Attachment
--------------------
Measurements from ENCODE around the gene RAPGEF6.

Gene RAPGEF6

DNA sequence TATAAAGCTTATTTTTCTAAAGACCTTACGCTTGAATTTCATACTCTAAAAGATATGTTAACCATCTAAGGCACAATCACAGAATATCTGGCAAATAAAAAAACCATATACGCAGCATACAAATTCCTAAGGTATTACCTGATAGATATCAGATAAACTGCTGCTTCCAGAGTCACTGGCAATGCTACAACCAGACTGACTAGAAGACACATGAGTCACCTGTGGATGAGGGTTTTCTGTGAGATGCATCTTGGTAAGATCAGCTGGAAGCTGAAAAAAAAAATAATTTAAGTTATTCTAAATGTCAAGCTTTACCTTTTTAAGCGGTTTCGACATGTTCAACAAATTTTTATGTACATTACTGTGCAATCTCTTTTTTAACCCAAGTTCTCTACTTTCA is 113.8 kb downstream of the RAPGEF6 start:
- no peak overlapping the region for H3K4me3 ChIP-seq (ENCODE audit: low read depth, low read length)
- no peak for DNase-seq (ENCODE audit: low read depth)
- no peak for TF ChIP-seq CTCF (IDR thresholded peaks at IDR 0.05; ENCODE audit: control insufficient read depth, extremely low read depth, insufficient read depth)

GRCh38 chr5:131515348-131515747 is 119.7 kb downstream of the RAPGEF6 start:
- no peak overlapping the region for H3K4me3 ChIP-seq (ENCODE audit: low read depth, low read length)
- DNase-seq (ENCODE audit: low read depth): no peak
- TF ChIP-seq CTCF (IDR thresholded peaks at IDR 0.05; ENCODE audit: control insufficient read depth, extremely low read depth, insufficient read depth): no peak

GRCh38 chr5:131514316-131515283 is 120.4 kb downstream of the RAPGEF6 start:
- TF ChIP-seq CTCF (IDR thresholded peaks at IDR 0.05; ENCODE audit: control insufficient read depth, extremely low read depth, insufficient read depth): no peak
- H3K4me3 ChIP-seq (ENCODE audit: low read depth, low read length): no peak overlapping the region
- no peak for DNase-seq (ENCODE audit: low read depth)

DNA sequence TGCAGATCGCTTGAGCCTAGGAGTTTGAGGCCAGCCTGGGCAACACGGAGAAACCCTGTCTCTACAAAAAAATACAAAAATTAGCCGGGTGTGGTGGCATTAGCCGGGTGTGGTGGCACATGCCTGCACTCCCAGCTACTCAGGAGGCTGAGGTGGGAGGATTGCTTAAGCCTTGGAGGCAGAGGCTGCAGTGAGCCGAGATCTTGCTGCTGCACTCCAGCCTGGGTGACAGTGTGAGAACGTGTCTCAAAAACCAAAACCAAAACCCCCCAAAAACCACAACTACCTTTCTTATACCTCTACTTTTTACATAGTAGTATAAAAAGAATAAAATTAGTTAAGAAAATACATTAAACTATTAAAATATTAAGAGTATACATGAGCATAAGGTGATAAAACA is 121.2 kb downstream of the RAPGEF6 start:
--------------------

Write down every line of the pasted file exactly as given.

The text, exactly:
Measurements from ENCODE around the gene RAPGEF6.

Gene RAPGEF6

DNA sequence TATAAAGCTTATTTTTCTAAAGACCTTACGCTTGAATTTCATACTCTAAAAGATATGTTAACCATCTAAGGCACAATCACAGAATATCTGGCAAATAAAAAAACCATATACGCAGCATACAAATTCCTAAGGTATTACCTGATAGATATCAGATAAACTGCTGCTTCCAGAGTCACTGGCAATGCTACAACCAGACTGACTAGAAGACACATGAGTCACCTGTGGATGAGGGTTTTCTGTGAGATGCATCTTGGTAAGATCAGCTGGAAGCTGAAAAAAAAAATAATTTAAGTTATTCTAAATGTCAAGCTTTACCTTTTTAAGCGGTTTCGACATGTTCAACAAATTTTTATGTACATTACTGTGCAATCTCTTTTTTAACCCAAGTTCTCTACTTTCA is 113.8 kb downstream of the RAPGEF6 start:
- no peak overlapping the region for H3K4me3 ChIP-seq (ENCODE audit: low read depth, low read length)
- no peak for DNase-seq (ENCODE audit: low read depth)
- no peak for TF ChIP-seq CTCF (IDR thresholded peaks at IDR 0.05; ENCODE audit: control insufficient read depth, extremely low read depth, insufficient read depth)

GRCh38 chr5:131515348-131515747 is 119.7 kb downstream of the RAPGEF6 start:
- no peak overlapping the region for H3K4me3 ChIP-seq (ENCODE audit: low read depth, low read length)
- DNase-seq (ENCODE audit: low read depth): no peak
- TF ChIP-seq CTCF (IDR thresholded peaks at IDR 0.05; ENCODE audit: control insufficient read depth, extremely low read depth, insufficient read depth): no peak

GRCh38 chr5:131514316-131515283 is 120.4 kb downstream of the RAPGEF6 start:
- TF ChIP-seq CTCF (IDR thresholded peaks at IDR 0.05; ENCODE audit: control insufficient read depth, extremely low read depth, insufficient read depth): no peak
- H3K4me3 ChIP-seq (ENCODE audit: low read depth, low read length): no peak overlapping the region
- no peak for DNase-seq (ENCODE audit: low read depth)

DNA sequence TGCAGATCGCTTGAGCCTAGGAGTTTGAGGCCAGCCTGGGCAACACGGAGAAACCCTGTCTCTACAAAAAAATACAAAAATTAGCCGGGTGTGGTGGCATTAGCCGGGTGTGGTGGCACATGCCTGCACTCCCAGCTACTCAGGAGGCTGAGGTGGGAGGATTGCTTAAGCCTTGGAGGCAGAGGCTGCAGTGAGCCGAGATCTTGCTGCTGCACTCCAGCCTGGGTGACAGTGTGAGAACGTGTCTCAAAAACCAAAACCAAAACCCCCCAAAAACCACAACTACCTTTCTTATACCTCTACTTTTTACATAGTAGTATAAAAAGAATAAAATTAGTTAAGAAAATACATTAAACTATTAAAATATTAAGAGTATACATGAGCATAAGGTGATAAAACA is 121.2 kb downstream of the RAPGEF6 start: